Irish Wolfhound

95-105 lbs
28-30"
Ireland
Cu Faoil

The Irish Wolfhound is a very large dog originally used to drag men from their horses and off of chariots. Also an accomplished hunting dog, the breed almost became extinct after boars and wolves disappeared from Ireland. Captain George Graham introduced Great Danes and Deerhounds to the breed; he helped to restore the breed by doing so. At one time, the “Great Hound of Ireland” was highly sought by royalty. They were sometimes given as a gift and battles were even fought over the ownership of the dog. This large and impressive canine was recognized by the American Kennel Club in 1897.

Purpose
Coursing, Hunting
Date of Origin
390 AD
Ancestry
Great Dane, Deerhound

Irish Wolfhound Health

Sketch of Irish Wolfhound
Average Size
Male Irish Wolfhound size stats
Height: 30-32 inches Weight: 100-120 lbs
Female Irish Wolfhound size stats
Height: 28-30 inches Weight: 95-105 lbs
Major Concerns
  • Gastric Torsion
Minor Concerns
  • Osteosarcoma
  • Cardiomyopathy
  • Hip Dysplasia
  • Osteochondritis Dissecans
Occasional Tests
  • Hip
  • Heart
  • X-Rays
  • Physical Examination

Irish Wolfhound Breed History

History tells of a “Great Hound of Ireland” that was presented to Quintus Aurelius Symmachus by his brother (in total, seven of the dogs were given to Aurelius). Paintings, statues, and jewelry of old depict this dog, once described in literature of the 1500s as "bigger of bone and limb than a colt." The Irish Wolfhound was a mainstay of many royal courts, and at one time, the law stated that only royalty could possess these lovable, giant dogs. These dignified canines were often given as royal gifts; Sweden, Denmark, and Spain all received gifts of Irish Wolfhounds by other royal families. These hardworking and courageous dogs were used for hunting – and not just the boar or wolf but also stag and elk. In feudal times, they were trained to pull men off horseback and out of chariots on the battlefield. The breed almost became extinct in the eighteenth century; however, Captain George Graham was able to find a few of the Wolfhounds, crossbreed them with Scottish Deerhounds, the Tibetan Borzi, a Pyrenean Wolfhound, and a Great Dane. This produced the noble dog we know today.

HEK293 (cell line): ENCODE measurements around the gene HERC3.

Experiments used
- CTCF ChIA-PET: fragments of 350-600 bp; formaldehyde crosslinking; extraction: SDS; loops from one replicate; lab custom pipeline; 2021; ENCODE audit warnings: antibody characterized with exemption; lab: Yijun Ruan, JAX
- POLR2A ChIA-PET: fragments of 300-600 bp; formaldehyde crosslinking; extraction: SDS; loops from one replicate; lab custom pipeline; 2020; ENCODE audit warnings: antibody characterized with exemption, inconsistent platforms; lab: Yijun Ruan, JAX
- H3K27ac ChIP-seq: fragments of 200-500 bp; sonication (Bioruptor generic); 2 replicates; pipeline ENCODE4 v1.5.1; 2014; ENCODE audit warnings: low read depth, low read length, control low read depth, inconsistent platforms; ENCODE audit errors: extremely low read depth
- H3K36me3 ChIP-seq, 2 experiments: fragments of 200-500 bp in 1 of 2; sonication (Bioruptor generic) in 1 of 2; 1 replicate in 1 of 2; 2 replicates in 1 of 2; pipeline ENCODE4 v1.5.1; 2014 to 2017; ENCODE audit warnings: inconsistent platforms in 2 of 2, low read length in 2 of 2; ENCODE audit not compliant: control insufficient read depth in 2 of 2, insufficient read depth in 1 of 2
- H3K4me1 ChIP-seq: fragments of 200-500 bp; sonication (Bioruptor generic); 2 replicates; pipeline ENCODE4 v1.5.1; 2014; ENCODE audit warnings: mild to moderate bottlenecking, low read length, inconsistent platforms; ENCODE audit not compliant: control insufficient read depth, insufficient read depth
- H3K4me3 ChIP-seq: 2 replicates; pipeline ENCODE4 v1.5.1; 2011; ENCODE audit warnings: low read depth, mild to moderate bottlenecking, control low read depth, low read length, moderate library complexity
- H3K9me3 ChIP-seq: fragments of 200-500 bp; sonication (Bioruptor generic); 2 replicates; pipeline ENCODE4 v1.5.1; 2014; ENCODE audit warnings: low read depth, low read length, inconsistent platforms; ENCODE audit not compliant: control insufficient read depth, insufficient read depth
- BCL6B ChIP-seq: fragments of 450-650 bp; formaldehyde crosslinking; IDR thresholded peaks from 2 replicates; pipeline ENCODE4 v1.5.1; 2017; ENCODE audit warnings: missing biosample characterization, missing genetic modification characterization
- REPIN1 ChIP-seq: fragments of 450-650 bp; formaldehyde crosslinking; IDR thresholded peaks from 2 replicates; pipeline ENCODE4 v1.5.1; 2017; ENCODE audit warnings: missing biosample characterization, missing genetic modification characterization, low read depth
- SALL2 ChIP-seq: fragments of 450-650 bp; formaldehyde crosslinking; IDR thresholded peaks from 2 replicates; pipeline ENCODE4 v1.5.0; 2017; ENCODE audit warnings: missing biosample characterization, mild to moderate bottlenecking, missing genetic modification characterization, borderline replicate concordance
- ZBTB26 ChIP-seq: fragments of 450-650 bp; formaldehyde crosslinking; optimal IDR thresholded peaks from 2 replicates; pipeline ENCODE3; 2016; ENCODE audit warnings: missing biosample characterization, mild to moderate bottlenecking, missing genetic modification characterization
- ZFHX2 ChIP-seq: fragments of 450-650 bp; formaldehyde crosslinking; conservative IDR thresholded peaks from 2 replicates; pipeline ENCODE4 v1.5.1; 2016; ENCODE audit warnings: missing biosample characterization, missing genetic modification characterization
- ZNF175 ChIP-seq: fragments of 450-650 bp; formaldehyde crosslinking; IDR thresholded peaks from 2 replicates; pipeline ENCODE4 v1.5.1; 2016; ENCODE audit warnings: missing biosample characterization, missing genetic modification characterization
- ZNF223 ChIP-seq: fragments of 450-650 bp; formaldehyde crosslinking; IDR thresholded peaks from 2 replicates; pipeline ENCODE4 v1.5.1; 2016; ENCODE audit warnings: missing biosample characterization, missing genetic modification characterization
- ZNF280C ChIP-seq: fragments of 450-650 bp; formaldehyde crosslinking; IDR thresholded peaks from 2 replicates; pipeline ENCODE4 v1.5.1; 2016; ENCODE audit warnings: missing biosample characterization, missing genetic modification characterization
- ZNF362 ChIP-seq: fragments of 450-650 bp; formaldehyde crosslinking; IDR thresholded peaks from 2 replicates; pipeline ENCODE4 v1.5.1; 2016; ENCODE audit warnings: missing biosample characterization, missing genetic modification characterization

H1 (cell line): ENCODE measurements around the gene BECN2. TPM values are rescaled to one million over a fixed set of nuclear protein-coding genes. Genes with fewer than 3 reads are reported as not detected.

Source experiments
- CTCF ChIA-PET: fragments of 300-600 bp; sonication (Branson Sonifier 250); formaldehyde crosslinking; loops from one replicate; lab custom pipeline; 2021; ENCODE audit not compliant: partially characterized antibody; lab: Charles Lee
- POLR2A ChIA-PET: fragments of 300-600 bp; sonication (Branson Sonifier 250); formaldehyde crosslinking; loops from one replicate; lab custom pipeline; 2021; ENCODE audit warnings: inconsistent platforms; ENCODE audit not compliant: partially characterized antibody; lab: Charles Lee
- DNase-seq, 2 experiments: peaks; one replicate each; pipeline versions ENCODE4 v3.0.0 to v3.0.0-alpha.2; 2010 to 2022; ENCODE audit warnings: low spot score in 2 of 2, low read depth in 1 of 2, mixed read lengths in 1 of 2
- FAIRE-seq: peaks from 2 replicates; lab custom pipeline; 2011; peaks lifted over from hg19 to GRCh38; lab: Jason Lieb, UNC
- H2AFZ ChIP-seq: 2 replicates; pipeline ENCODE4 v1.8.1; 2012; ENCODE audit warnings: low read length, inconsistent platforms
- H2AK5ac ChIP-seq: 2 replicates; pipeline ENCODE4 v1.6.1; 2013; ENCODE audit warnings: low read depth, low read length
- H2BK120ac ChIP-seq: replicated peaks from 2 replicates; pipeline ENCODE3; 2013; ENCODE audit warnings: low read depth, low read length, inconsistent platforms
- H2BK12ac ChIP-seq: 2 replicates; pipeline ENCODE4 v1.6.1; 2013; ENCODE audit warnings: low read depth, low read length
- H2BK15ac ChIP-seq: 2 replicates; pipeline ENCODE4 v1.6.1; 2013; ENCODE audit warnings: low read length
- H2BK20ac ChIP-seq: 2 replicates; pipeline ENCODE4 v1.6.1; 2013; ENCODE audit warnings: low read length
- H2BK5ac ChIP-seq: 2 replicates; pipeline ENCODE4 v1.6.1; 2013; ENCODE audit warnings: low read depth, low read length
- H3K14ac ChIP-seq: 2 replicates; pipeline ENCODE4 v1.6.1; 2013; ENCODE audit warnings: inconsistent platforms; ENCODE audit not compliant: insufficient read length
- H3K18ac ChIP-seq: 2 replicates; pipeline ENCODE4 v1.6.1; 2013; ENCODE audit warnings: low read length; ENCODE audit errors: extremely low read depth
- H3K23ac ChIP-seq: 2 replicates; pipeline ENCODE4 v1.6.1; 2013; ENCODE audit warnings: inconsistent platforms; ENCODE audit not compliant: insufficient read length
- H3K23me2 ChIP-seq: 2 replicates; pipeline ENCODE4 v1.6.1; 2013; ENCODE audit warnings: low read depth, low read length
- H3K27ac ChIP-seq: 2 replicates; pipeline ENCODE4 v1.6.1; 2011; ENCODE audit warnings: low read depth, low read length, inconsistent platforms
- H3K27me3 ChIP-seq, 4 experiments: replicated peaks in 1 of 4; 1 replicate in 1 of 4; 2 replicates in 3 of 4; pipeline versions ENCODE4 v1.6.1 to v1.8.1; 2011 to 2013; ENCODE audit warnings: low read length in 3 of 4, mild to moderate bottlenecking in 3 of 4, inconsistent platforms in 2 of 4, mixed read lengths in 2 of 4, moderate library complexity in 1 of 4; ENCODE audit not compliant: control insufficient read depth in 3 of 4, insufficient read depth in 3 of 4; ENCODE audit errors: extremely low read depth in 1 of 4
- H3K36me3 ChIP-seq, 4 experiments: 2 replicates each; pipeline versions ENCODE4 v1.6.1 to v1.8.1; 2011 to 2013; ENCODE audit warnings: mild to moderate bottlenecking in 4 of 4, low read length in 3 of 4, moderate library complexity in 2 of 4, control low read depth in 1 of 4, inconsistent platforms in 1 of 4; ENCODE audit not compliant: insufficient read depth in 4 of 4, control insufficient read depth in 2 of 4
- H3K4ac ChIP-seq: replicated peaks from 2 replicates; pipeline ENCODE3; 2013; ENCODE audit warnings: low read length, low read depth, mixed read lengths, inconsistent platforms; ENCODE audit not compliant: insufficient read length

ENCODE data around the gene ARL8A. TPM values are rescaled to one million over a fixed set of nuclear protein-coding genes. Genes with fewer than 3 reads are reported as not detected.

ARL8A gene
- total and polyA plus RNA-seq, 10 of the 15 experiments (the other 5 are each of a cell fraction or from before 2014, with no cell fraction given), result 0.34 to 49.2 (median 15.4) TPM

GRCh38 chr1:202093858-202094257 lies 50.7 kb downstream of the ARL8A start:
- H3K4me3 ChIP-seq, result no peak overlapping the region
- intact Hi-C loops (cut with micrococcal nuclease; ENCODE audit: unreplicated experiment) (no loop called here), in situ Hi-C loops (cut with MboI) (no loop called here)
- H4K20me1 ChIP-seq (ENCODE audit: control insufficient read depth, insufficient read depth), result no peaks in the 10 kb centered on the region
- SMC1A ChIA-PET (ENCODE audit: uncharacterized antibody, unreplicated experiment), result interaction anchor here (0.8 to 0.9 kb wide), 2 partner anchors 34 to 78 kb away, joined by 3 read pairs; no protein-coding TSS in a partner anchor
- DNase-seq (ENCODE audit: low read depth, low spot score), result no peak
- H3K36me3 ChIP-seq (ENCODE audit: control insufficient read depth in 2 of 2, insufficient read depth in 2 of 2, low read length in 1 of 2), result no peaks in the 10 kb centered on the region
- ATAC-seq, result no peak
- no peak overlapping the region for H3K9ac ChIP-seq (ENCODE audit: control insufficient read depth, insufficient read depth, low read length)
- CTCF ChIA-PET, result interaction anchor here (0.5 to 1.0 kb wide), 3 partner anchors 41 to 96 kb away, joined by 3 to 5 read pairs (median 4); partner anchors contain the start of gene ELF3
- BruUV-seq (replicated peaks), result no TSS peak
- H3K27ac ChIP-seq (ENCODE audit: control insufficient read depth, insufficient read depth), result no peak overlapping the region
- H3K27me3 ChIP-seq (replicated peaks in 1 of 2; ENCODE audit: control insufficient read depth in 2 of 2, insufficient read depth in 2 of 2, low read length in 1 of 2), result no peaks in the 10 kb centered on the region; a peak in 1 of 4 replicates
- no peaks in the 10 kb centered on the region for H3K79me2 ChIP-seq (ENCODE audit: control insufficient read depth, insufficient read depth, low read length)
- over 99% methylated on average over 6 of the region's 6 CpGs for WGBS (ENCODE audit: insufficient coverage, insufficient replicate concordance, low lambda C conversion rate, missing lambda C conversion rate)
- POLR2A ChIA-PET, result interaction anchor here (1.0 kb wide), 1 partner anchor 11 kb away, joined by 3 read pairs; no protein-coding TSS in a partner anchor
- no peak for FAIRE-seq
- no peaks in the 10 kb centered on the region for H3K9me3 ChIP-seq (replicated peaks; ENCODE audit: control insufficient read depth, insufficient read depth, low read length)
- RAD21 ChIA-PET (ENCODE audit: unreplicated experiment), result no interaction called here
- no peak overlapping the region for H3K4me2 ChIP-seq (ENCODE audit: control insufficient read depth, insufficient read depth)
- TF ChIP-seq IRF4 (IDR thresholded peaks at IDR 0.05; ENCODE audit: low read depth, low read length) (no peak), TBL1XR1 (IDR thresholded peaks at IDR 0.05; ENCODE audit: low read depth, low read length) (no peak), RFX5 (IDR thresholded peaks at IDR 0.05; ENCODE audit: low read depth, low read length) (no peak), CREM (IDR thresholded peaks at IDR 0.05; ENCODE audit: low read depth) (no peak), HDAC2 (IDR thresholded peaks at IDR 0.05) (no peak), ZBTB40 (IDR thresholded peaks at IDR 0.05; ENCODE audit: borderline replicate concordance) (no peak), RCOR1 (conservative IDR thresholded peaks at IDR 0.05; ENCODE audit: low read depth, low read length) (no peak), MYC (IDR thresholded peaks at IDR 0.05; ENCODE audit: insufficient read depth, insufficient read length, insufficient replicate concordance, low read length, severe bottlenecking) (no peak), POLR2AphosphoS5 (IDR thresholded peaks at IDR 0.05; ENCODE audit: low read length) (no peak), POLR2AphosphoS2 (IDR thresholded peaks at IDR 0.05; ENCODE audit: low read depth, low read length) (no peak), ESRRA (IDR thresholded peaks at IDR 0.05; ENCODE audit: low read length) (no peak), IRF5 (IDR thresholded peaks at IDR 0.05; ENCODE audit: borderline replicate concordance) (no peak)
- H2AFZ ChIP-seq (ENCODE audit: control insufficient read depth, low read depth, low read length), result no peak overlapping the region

Irish Wolfhound Breed Appearance

The Irish Wolfhound can reach seven feet in height when standing on their hind legs, although having them produce this pose is highly discouraged. On all fours, they are the size of a small pony. Their big head is long, and so is the muzzle. This extra-large canine has small ears that lay back against the head; an excited Wolfhound will prick them up. A striking dog with a coat that is shaggy and wiry, the hair on the head of this imposing dog is longer over the eyes and under the jaw. The coat usually feels rough to the touch. An Irish Wolfhound may be gray, brindle, red, black, white, or fawn colored; however, gray is the most common color.

Appearance of Irish Wolfhound
Eye Color Possibilities
brown Irish Wolfhound eyes
Brown
Nose Color Possibilities
black Irish Wolfhound nose
Black
Coat Color Possibilities